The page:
The girls tell me that I'm stupid, that it's wishful thinking. Part of me knows that they're right. My parents are probably long dead, along with the rest of the world. Where's the good in thinking like that, though? Where's the hope? Where's the joy?
Yeah, I know. Go ahead and laugh, o journal of mine. It doesn't matter anyway. Kristy is the one who found the house to rent, so we all kind of look to her for guidance. In some ways, she's our queen bee, our leader. In others, she's just Kristy.
I don't really want to leave, but honestly, the other girls might not give me much of a choice.
Something happened last night, but none of us are really sure what. Kristy and Danielle were right in thinking that the other survivors were going to be our downfall. They were right, and I was stupid. Being hopeful is going to be my demise. I can already tell.
There aren't many of us left in town, just a few small groups. Most of it is college students, though. We all live in this one part of town and somehow, the infection didn't get us. Maybe because we were all passed out from partying when the infection first started? Maybe it's because none of us felt it necessary to get the stupid Artovax anti-aids vaccine. I dunno. All I know is that most of us were fine, so we stayed put.
Last night, everything changed. It started when darkness fell, maybe around 7:00pm. I'm not really sure. I don't have a watch anymore. That's just my guess. There was a knock at the door. Kristy stayed calm and collected as she went to answer it. We knew it couldn't be anything too bad, right? The undead don't knock.
It wasn't anyone dead. It
some annoying frat guy and his "brothers." The guy told Kristy that he wanted our food. She told him to fuck off, so he slapped her. The other guys laughed and he told her she could think about it. He'd be back tomorrow with his friends, and if we didn't give him our supplies, there'd be a much bigger "price" than just a slap.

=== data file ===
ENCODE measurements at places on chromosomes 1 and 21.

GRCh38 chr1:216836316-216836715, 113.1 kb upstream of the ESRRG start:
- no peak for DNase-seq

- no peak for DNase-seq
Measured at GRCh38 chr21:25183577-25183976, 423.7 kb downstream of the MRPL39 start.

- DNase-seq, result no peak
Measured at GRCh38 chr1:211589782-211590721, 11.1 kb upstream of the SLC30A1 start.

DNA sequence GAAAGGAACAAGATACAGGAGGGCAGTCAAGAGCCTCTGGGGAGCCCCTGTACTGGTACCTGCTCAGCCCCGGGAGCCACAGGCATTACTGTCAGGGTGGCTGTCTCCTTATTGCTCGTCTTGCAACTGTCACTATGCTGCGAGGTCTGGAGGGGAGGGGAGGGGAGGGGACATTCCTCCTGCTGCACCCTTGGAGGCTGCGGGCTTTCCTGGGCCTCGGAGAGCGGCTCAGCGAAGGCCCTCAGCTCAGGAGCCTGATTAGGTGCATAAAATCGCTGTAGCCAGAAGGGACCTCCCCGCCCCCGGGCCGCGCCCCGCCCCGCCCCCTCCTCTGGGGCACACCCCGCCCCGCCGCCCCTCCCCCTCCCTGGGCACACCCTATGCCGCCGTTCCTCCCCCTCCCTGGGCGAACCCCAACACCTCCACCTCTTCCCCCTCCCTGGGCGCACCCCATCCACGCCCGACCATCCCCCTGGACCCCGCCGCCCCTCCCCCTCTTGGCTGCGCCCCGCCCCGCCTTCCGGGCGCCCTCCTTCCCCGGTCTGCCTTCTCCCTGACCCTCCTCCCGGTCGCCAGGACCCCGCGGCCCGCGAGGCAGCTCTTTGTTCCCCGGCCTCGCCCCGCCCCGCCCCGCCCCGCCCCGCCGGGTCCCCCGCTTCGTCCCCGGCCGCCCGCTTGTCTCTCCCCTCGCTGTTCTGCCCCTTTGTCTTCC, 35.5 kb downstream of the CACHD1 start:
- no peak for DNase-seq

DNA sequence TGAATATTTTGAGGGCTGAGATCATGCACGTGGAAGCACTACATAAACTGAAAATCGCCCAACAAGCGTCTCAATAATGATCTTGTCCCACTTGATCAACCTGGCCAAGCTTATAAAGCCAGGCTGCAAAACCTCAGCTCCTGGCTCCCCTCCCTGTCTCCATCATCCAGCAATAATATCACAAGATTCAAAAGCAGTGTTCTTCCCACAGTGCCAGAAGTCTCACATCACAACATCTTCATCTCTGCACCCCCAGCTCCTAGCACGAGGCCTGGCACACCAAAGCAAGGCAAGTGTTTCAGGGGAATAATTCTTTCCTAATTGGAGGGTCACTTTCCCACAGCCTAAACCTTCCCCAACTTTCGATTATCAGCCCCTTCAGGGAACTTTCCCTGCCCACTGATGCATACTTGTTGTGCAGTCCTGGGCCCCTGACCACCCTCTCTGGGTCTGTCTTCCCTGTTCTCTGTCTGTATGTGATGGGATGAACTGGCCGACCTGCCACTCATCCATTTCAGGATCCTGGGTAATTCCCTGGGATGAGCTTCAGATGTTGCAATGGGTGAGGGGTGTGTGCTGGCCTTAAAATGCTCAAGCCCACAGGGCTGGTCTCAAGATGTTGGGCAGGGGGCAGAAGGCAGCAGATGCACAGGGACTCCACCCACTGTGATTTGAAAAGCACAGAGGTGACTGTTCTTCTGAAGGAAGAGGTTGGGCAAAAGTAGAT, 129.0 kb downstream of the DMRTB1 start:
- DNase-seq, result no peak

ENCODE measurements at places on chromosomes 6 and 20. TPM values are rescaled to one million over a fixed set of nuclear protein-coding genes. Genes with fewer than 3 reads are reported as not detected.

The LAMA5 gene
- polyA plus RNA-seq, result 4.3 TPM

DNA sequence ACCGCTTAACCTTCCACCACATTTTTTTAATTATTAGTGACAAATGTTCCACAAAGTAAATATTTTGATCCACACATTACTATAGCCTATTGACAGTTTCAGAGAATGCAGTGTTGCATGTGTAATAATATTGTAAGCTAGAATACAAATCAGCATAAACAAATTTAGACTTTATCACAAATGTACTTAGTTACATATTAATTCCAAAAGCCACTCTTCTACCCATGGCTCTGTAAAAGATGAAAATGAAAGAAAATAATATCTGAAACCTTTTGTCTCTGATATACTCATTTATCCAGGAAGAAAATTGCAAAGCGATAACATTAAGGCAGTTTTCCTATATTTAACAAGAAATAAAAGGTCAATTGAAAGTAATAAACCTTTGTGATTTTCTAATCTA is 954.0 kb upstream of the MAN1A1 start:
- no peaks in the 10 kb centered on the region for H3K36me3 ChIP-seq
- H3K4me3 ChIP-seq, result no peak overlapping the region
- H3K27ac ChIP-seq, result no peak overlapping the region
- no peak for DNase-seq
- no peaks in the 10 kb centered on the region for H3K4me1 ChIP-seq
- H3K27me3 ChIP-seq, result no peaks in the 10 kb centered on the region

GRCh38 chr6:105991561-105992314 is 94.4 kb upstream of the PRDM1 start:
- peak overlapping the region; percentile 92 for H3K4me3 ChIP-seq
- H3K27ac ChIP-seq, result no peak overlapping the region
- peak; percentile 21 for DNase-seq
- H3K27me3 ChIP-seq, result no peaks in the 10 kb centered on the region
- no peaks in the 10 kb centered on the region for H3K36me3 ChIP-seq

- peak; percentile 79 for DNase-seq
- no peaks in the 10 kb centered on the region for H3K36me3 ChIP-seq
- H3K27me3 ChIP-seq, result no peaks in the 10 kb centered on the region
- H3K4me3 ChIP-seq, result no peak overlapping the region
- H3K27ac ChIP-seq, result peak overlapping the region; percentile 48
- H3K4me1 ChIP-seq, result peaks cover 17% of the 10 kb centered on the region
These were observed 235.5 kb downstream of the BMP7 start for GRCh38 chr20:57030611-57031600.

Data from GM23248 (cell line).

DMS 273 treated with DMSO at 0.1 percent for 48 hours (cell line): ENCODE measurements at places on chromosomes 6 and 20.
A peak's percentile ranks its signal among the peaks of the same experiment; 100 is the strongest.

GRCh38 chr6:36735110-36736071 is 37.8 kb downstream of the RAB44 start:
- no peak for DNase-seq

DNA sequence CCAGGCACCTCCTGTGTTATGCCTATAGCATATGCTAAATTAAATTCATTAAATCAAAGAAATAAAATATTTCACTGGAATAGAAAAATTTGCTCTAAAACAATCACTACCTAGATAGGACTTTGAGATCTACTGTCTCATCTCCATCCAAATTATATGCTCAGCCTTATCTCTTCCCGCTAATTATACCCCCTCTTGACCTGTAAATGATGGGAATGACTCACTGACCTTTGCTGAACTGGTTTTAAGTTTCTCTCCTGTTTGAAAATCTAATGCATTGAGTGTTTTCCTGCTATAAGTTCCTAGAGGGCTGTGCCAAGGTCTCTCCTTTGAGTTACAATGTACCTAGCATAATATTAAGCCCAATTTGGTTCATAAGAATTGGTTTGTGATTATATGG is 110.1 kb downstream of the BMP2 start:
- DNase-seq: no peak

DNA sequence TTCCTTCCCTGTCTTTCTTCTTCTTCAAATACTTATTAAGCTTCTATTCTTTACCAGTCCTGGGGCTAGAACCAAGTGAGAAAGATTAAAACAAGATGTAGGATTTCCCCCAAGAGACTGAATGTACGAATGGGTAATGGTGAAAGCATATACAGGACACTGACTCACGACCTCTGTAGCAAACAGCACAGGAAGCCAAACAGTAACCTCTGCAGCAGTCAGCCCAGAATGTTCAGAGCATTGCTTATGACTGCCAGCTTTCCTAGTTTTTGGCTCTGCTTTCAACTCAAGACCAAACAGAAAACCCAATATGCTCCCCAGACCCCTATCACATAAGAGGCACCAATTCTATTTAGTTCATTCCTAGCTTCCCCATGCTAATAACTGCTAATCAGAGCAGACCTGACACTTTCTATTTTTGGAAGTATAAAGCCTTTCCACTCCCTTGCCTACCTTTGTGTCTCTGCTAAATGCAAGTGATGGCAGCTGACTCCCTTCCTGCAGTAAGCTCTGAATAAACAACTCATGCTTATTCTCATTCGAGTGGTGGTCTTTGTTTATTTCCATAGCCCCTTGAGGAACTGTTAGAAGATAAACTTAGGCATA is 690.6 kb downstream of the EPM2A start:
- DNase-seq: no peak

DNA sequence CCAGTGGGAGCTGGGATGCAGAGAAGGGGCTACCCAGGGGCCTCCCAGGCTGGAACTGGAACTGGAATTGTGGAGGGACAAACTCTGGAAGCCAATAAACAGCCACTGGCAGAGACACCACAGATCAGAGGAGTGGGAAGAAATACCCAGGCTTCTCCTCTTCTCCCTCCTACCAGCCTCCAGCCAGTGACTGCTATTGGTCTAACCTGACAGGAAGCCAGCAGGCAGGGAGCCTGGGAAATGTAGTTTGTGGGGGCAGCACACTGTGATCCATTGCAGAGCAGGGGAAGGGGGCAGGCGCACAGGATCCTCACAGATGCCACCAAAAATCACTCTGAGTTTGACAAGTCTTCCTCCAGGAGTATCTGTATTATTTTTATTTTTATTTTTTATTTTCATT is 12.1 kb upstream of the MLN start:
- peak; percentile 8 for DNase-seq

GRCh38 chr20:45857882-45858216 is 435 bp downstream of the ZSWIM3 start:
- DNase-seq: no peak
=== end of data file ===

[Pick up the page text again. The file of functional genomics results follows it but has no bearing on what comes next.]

We basically had two options. We could stay and try to fight, which was probably not going to work. First of all, none of us has any combat training. Danielle was going to join the Air Force, but she chickened out at the last minute. Kristy says she played sports in high school, but it's not like she took martial arts. And me? My asthma is so bad that I'm lucky to make it across the house without wheezing.
That only leaves option two: leave.
We all tossed and turned all night, trying to decide what to do, but Kristy woke us up before dawn.
"We're leaving," she told me. She had made the decision easy. She threw me a backpack and left the room, leaving me alone. So I packed.
It's weird, when you think about it: the idea of packing your entire world in a small bag. So much of our lives are in our homes. There's so much that won't fit neatly into a bag, especially when you also want to pack a change of clothes and a knife.
There wasn't much food left, so I didn't worry about that. Instead I packed my favorite photo album, an extra pair of shoes that fit me, some socks, a teddy bear, and a box of pads. I threw in an extra inhaler and the secret candy bar I'd been saving. I also packed this journal with two extra pens.
Then it was time to clear out the kitchen and leave.
Like I said, there wasn't much food left. Just a few cans of soup and a box of crackers. We had a couple of water bottles left from a recent scavenging trip, but that was it.